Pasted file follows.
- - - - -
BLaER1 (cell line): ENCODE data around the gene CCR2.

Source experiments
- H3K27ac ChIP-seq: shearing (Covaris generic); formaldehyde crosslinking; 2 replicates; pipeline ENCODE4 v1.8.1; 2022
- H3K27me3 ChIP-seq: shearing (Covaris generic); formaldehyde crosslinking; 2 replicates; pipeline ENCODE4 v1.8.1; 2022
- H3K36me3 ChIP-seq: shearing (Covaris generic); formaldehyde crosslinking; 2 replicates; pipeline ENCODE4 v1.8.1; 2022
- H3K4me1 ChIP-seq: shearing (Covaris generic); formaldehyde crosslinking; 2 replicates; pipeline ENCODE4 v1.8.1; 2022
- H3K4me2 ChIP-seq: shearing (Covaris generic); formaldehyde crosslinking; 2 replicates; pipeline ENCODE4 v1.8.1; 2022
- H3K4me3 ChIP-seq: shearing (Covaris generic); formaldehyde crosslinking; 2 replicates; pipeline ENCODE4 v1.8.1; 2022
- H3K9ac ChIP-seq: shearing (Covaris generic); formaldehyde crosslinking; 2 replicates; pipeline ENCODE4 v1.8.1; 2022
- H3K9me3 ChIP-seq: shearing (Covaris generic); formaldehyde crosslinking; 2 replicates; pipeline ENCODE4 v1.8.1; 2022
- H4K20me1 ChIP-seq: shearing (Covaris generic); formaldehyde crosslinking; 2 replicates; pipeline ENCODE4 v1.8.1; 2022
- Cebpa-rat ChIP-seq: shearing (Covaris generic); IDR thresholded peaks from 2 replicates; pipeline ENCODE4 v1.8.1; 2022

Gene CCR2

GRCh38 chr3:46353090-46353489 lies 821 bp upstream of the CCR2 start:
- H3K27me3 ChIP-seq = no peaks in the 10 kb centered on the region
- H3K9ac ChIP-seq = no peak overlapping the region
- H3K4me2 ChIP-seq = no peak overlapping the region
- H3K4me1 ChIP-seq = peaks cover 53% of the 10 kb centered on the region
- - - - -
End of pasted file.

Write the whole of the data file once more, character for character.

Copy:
BLaER1 (cell line): ENCODE data around the gene CCR2.

Source experiments
- H3K27ac ChIP-seq: shearing (Covaris generic); formaldehyde crosslinking; 2 replicates; pipeline ENCODE4 v1.8.1; 2022
- H3K27me3 ChIP-seq: shearing (Covaris generic); formaldehyde crosslinking; 2 replicates; pipeline ENCODE4 v1.8.1; 2022
- H3K36me3 ChIP-seq: shearing (Covaris generic); formaldehyde crosslinking; 2 replicates; pipeline ENCODE4 v1.8.1; 2022
- H3K4me1 ChIP-seq: shearing (Covaris generic); formaldehyde crosslinking; 2 replicates; pipeline ENCODE4 v1.8.1; 2022
- H3K4me2 ChIP-seq: shearing (Covaris generic); formaldehyde crosslinking; 2 replicates; pipeline ENCODE4 v1.8.1; 2022
- H3K4me3 ChIP-seq: shearing (Covaris generic); formaldehyde crosslinking; 2 replicates; pipeline ENCODE4 v1.8.1; 2022
- H3K9ac ChIP-seq: shearing (Covaris generic); formaldehyde crosslinking; 2 replicates; pipeline ENCODE4 v1.8.1; 2022
- H3K9me3 ChIP-seq: shearing (Covaris generic); formaldehyde crosslinking; 2 replicates; pipeline ENCODE4 v1.8.1; 2022
- H4K20me1 ChIP-seq: shearing (Covaris generic); formaldehyde crosslinking; 2 replicates; pipeline ENCODE4 v1.8.1; 2022
- Cebpa-rat ChIP-seq: shearing (Covaris generic); IDR thresholded peaks from 2 replicates; pipeline ENCODE4 v1.8.1; 2022

Gene CCR2

GRCh38 chr3:46353090-46353489 lies 821 bp upstream of the CCR2 start:
- H3K27me3 ChIP-seq = no peaks in the 10 kb centered on the region
- H3K9ac ChIP-seq = no peak overlapping the region
- H3K4me2 ChIP-seq = no peak overlapping the region
- H3K4me1 ChIP-seq = peaks cover 53% of the 10 kb centered on the region